Many couples are not only tied together in matrimony, but in their digital accounts too. If roughly half of marriages end in divorce, how do courts manage an equitable distribution of digital accounts such as Netflix, Amazon, Apple (and with House of the Dragon underway) HBO?
The Washington Post reports that the average American has upwards of 150 digital accounts, according to password-management company Dashlane. That’s a decades-long record of an autonomous life lived online.
If a breakup is going to be an ugly one, a vindictive ex-spouse can cause a lot of digital damage. For instance, if you share cloud storage, or an Apple ID with your ex-spouse, there is a risk everything – from your photos and documents to your browsing and email history can be revealed.
Moving out of the marital home is already a hard and emotional decision. But, now you are faced with taking precautions when you are about to leave your digital home.
As soon as divorce becomes a reality, you need to decide if it’s time to change all the passwords to the accounts you plan on keeping after separation. This is especially true if you share devices like a computer or tablet. Many sources tell you to remember your passwords and create new ones for each account.
Florida Equitable Distribution
I have written about equitable distribution in Florida before. In a proceeding for dissolution of marriage, in addition to all other remedies available to a court to do equity between the parties, a court must set apart to each spouse that spouse’s non-marital assets and liabilities.
However, when distributing the marital assets between spouses, a family court must begin with the premise that the distribution should be equal, unless there is a justification for an unequal distribution based on all relevant factors.
In Florida, nonmarital assets include things such as assets acquired separately by either party by will or by devise, income from nonmarital assets, and assets excluded as marital in a valid written agreement.
Importantly for a hi-tech divorce, non-marital assets would include assets acquired and liabilities incurred by either party before the marriage, and assets acquired and liabilities incurred in exchange for such assets and liabilities.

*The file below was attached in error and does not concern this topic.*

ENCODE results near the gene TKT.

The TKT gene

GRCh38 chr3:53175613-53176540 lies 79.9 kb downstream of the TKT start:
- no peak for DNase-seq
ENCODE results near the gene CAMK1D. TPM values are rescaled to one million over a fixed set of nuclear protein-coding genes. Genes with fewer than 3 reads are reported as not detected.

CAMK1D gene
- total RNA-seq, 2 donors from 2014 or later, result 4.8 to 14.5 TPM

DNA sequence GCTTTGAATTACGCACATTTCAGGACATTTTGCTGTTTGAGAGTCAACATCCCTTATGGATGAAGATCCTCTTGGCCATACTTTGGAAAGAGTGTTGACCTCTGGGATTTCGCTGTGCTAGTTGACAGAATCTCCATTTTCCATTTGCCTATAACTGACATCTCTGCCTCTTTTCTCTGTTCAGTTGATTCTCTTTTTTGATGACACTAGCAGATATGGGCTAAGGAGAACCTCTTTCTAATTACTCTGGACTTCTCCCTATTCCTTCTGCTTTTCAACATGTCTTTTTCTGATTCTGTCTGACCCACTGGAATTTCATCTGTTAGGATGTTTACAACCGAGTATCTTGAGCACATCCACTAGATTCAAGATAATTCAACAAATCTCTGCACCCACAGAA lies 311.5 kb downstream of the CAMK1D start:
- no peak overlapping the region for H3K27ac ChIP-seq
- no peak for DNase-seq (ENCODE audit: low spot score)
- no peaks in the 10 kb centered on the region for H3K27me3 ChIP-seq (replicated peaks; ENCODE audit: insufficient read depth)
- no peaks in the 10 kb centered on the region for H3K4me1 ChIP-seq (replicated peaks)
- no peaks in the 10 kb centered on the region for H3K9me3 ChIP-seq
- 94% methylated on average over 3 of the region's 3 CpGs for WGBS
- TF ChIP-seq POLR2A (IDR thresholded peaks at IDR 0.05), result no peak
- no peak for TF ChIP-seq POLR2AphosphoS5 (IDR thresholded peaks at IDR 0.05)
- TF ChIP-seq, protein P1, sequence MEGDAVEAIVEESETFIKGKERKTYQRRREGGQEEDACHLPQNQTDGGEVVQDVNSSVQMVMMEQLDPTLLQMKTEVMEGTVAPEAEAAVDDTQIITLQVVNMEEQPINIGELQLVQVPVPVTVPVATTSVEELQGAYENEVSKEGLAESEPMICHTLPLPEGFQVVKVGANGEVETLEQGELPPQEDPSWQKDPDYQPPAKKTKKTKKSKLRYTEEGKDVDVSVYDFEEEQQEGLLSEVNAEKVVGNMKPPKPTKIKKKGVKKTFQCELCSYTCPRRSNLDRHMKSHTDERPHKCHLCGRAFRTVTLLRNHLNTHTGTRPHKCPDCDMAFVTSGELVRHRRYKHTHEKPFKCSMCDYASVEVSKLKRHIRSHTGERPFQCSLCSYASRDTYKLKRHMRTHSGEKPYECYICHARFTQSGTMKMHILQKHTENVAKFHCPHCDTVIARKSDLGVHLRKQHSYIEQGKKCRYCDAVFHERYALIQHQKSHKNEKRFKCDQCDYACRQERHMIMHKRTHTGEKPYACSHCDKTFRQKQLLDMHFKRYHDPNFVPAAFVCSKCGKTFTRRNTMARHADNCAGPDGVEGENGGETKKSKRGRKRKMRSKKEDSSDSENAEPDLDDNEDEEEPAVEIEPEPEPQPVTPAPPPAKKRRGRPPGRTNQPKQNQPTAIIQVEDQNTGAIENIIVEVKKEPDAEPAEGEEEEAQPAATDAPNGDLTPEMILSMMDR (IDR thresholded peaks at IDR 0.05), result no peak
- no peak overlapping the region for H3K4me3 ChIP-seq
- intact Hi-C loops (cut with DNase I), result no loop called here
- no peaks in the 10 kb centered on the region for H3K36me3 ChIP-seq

Netflix and Chill?
In some cases, a couple can divide, close, or even trade digital assets and decide which of the two households will keep an account. Sharing a Netflix account within your household, for example, may save money. But after divorce keep in mind that account sharing is only permitted for users within the same household. Netflix has announced it will crack down on illegal account sharing.
Putting aside the streaming services, like Netflix, which can easily be closed or limited, many couples may need to continue to share access to certain online accounts, even after a divorce or separation.
It is not hard to see why some accounts might need to stay active. For example, a couple’s joint checking account and credit card account may need to remain active so that certain bills during the divorce can be timely paid. Electronic access to statements and transactions; automatic bill payment services, medical insurance and cloud storage and document sites for photos and important documents and other files may be necessary too.
The law has not caught up with the digital divorce. There are no specific statutes for sharing accounts or establishing consequences should an ex-spouse or spouse change a password to lock out shared accounts.
Depending on the account, you may need to share a single login, set up separate logins to access the same account, or create a new, separate account in your own name. Anyone considering divorce has to secure their online identity, protect their passwords, protect their privacy, and most likely divide or close the shared streaming services.
The Washington Post article is here.